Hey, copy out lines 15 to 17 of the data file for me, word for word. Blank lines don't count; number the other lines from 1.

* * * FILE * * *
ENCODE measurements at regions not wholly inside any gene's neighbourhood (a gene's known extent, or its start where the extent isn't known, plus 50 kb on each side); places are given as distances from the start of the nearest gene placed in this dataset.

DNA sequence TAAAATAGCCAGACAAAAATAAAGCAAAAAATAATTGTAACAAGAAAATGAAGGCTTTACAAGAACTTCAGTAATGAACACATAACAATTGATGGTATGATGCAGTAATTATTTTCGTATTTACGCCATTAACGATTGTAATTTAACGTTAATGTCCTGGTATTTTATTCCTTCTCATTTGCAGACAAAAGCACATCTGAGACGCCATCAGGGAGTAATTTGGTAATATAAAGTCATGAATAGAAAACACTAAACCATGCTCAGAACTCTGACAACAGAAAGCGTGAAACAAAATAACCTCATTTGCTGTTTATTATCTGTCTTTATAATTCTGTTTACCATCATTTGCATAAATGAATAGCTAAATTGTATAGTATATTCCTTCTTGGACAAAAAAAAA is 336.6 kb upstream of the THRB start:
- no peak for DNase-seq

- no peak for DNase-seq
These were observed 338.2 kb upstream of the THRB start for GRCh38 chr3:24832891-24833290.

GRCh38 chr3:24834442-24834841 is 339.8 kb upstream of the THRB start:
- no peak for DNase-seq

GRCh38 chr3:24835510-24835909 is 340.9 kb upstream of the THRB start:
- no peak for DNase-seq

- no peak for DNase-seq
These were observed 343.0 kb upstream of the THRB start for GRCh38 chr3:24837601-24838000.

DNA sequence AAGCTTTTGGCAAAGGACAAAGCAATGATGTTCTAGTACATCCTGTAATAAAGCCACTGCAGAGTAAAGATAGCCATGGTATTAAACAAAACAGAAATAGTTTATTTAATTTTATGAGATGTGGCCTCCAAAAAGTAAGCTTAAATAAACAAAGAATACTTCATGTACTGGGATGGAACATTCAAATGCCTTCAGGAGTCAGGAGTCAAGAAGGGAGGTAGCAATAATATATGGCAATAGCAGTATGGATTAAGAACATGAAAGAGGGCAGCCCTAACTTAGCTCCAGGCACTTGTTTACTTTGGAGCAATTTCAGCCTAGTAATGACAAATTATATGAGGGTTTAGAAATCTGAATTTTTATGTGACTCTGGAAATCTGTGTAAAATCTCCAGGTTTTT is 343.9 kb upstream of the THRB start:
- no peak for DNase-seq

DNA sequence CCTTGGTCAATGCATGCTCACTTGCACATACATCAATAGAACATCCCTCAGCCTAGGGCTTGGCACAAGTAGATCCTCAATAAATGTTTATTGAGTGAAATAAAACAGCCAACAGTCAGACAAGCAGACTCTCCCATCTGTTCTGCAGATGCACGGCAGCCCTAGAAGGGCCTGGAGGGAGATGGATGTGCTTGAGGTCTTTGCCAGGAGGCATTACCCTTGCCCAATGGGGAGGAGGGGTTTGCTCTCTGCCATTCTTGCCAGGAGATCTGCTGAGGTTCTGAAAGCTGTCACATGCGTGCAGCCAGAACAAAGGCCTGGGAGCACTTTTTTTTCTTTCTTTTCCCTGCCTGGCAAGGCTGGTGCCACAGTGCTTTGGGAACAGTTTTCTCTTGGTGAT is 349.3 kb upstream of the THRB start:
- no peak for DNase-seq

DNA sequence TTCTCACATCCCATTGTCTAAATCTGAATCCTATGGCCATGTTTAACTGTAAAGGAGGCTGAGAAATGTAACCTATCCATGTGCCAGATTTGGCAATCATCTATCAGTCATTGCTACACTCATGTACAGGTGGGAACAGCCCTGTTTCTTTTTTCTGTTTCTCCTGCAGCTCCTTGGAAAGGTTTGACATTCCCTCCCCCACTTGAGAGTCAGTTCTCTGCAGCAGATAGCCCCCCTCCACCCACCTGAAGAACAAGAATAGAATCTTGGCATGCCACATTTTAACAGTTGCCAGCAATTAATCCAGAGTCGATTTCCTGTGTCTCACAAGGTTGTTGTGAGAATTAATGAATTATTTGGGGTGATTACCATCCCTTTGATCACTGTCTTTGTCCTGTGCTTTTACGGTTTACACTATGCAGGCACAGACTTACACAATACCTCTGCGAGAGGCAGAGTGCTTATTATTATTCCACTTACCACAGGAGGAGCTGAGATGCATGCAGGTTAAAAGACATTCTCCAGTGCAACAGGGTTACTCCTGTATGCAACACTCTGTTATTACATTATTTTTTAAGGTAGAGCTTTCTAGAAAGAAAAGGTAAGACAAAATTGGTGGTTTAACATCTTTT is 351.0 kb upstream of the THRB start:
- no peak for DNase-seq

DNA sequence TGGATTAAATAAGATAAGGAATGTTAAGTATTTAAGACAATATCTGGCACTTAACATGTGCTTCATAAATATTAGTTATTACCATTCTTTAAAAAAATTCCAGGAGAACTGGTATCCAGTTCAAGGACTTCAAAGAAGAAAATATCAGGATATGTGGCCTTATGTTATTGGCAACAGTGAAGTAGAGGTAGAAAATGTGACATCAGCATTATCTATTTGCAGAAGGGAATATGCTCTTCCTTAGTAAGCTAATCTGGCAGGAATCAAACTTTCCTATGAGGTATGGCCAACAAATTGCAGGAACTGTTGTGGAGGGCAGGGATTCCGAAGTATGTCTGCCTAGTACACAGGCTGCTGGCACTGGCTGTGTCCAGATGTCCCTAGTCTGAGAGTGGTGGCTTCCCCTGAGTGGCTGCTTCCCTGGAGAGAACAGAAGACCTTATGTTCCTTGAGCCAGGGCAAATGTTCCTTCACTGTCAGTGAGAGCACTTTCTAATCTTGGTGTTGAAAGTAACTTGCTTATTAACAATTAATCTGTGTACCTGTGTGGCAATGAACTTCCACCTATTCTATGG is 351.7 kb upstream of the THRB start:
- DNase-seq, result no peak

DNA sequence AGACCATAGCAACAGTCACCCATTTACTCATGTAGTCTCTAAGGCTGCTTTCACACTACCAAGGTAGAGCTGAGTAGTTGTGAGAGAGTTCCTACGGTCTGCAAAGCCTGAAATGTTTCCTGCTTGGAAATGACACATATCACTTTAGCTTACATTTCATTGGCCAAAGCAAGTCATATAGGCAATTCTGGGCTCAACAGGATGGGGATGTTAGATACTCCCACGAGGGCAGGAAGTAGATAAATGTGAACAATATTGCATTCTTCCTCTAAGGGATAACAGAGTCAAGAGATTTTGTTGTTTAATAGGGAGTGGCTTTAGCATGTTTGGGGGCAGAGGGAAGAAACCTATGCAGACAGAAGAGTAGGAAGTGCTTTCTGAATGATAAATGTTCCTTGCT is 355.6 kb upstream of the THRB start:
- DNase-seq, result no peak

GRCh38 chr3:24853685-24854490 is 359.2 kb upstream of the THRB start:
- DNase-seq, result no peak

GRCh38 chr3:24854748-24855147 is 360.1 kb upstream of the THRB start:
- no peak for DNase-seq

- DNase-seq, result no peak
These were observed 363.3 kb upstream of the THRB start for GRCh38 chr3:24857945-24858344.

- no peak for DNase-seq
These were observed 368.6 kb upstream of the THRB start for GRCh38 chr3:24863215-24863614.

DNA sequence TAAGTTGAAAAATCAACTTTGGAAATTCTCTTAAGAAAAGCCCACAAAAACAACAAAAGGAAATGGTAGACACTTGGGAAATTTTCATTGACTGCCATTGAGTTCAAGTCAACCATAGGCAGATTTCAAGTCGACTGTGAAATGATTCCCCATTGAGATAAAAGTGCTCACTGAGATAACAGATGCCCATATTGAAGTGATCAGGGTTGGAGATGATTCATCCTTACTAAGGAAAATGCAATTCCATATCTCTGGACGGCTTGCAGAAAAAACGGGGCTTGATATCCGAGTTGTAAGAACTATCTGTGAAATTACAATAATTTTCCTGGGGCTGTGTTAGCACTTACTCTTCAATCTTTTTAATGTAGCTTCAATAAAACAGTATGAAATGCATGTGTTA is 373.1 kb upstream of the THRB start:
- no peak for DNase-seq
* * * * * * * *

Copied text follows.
- no peak for DNase-seq

DNA sequence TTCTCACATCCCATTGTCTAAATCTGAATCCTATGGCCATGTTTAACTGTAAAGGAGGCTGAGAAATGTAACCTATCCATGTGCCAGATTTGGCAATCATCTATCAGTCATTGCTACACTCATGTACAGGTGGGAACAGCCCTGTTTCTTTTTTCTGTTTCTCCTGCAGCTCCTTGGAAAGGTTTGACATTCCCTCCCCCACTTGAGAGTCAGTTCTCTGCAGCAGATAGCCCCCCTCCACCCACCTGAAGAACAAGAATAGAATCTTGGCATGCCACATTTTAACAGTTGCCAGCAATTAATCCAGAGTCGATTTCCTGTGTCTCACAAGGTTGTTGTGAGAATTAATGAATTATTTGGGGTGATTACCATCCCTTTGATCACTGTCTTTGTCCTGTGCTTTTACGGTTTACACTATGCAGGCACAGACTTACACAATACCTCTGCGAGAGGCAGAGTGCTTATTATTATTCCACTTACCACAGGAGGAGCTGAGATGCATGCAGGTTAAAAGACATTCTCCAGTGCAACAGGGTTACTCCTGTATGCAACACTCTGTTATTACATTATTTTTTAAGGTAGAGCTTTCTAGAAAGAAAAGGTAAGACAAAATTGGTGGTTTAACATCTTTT is 351.0 kb upstream of the THRB start:
- no peak for DNase-seq